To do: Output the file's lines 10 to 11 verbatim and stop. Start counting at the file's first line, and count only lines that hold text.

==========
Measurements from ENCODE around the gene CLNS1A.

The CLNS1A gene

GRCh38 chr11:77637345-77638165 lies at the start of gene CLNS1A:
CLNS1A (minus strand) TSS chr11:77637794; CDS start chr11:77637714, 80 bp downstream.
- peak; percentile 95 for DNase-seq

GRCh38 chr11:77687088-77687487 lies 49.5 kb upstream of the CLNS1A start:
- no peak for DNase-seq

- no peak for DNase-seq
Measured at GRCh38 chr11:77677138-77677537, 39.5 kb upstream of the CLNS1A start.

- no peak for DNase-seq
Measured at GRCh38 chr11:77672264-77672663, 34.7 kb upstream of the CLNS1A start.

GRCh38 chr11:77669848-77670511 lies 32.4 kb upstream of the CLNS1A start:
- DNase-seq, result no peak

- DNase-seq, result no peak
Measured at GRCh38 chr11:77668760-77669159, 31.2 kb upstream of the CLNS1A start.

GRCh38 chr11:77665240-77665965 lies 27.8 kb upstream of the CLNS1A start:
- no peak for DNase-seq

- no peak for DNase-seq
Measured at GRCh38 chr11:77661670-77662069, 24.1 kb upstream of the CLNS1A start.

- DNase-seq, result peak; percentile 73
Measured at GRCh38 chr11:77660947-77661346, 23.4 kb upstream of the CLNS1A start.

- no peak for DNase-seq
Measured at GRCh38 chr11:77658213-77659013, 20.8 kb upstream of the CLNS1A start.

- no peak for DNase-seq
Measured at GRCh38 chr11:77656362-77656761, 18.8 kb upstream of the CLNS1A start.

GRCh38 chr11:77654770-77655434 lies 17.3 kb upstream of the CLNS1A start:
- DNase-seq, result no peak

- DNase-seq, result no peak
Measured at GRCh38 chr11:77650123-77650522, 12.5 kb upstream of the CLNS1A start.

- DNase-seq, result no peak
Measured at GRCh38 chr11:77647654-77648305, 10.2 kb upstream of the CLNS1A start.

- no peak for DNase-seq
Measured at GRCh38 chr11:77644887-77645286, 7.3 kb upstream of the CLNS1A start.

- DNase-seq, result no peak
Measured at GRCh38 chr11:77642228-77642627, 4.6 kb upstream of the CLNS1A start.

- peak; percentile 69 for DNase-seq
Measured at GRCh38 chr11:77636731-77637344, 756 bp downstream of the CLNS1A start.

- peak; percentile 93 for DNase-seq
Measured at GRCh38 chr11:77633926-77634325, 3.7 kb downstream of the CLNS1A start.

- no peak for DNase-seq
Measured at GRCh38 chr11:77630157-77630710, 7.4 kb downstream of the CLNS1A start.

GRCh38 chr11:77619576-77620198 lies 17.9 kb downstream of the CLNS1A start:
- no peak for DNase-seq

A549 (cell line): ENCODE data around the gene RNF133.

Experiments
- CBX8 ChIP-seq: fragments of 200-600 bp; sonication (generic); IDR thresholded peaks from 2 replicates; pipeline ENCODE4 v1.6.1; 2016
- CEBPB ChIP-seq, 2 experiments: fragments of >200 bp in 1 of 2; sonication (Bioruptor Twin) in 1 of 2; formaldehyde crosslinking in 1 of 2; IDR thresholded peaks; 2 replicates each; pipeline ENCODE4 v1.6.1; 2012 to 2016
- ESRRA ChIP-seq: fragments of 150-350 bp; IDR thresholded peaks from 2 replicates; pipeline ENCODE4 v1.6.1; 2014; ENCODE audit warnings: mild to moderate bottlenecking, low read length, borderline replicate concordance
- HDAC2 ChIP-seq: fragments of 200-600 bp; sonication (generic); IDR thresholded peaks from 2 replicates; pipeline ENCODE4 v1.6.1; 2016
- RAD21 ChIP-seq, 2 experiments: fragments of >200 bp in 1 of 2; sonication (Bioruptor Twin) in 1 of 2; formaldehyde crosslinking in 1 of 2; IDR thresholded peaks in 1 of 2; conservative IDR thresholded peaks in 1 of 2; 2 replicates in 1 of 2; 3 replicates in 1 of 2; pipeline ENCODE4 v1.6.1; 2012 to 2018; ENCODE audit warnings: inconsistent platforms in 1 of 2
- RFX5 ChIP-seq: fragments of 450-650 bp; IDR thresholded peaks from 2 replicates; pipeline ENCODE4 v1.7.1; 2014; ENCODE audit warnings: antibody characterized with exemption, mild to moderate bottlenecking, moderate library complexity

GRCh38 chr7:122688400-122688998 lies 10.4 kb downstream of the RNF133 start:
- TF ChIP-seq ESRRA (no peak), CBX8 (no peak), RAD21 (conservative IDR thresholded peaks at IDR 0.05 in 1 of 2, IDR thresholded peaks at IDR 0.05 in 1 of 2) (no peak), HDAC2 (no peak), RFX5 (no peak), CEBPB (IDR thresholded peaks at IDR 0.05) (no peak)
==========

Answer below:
- no peak for DNase-seq
Measured at GRCh38 chr11:77672264-77672663, 34.7 kb upstream of the CLNS1A start.